Follow Your Heart
Hardcover; 151 pages.
ISBN: 978 0 252 03303 2
University of Illinois Press
Saxophonist Joe Evans isn't a musician who immediately springs to mind when discussing the jazz pantheon. He's a player who has slipped through the holes of even the most diligent critical netwhich, though it might sound curious, makes this autobiography a particularly valuable one. In the course of it, Evans throws revealing light on the status of the humble sideman, in a manner that only the select likes of fellow saxophonist Marshall Royal have previously achievedwhich goes to show that beneath the ranks of the major names there are legions of professional musicians who in their modest way contribute to the music and its development. In Evans's case that's doubly true, and for all the right reasons given the wealth and diversity of his experiences.
Primarily an alto player, Evans worked with figures as diverse as singer Billie Holiday, trumpeter Louis Armstrong, vibraphonist Lionel Hampton and pianist Ivory Joe Hunter, and in that respect he's proven himself to be nothing if not adaptable. One of the joys of this book is the extent to which Evans patently believes in the redemptive power of music making. The reader is left in no doubt in this regard.
Evans is illuminating too on the realities of life as a working musician, and how to make the most of opportunities that come your way. He's evidently been driven by a sense of mission, of a kind that could only come to a man born into a family for whom every dollar had to be squeezed until the eagle grinned. Indeed, that might have been the very thing that has led him to diversify in the course of his professional life, first as promotional director for the Cee Jay and Tangerine record labels, then as the founder of Carnival, his own record label, and Brightstar, his own publishing company.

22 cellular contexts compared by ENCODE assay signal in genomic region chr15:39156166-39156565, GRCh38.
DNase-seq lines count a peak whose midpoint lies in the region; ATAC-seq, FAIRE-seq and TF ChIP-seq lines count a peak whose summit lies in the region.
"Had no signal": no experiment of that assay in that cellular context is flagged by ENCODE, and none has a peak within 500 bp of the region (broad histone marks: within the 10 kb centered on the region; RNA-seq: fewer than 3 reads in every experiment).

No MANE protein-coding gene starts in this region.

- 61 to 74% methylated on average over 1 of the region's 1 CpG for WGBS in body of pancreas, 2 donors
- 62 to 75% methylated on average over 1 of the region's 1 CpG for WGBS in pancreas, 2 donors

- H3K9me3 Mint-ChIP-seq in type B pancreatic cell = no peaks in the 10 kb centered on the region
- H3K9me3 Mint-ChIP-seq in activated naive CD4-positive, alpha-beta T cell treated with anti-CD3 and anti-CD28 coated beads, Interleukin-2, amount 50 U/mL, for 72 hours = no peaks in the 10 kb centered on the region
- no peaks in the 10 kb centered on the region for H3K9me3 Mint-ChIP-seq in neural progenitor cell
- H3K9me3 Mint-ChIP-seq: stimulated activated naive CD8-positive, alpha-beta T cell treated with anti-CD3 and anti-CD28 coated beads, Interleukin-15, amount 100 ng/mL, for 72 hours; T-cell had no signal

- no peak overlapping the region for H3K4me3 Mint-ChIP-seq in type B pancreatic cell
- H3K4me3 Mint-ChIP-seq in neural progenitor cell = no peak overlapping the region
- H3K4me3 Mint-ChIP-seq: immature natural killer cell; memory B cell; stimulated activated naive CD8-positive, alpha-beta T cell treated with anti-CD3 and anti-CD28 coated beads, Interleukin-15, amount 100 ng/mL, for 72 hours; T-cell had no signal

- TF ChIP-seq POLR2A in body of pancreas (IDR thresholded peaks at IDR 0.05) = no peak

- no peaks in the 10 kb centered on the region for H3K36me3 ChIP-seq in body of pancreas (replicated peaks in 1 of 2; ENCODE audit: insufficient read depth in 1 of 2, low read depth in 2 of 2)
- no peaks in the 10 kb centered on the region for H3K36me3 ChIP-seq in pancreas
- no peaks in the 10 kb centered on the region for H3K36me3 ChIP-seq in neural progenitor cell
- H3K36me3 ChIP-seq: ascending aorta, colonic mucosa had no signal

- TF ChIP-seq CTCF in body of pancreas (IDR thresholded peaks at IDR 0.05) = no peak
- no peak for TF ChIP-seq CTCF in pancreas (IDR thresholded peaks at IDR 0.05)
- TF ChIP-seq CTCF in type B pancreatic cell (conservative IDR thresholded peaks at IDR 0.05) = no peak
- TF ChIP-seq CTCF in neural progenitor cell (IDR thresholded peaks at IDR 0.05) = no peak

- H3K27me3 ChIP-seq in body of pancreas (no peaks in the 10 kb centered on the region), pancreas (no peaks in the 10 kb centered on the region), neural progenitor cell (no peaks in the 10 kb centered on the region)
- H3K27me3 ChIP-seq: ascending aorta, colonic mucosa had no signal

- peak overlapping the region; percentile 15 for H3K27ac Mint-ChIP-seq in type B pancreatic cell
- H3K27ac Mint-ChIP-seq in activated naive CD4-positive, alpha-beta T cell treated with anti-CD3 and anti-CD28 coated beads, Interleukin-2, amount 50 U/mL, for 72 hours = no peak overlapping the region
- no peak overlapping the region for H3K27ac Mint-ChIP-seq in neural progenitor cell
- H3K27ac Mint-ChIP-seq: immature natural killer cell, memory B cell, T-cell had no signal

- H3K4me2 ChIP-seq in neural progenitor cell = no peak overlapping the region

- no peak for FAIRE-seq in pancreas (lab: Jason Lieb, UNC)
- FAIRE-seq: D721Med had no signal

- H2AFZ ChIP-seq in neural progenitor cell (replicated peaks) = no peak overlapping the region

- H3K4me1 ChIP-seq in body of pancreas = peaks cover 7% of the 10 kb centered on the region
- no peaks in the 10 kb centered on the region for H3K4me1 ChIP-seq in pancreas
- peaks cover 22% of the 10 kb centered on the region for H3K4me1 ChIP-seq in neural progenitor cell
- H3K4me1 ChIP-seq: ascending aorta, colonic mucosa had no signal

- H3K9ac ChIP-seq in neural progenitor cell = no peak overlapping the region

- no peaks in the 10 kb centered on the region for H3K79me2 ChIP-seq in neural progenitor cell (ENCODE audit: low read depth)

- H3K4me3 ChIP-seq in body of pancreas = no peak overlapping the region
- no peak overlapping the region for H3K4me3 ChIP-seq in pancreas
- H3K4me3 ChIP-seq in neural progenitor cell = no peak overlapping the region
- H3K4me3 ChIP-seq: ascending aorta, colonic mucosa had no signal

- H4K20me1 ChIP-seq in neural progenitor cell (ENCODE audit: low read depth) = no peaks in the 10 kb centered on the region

The book's title comes into its own for different reasons however. Evans re-entered education at a relatively late stage in life, and he is as vocal an advocate of the value of lifelong learning as he is the power of music. Coming to that experience in the wake of running his own label, also gives the reader no little insight into his trajectory through the music and his wealth of experience of the business side of it. In short, Evans obtained his educational qualifications after the event that was his working life. That alone is a measure of the man.
Evans is nothing if not a modest individual, however. His undoubted abilities as a survivor, and an exceptionally adaptable one at that, don't come through via any grandiose prose or empty bragging. Self-aggrandizement is clearly alien to the man's nature and what emerges instead is a portrait of a man for whom life has held far more blessings than curses. He counts most if not all of the former here, but in a winning way that reflects the enduring qualities of the music of which he's been an integral part. The fact that he's managed to deal with the business side of it without being reduced to malice is also testament to his strength of character.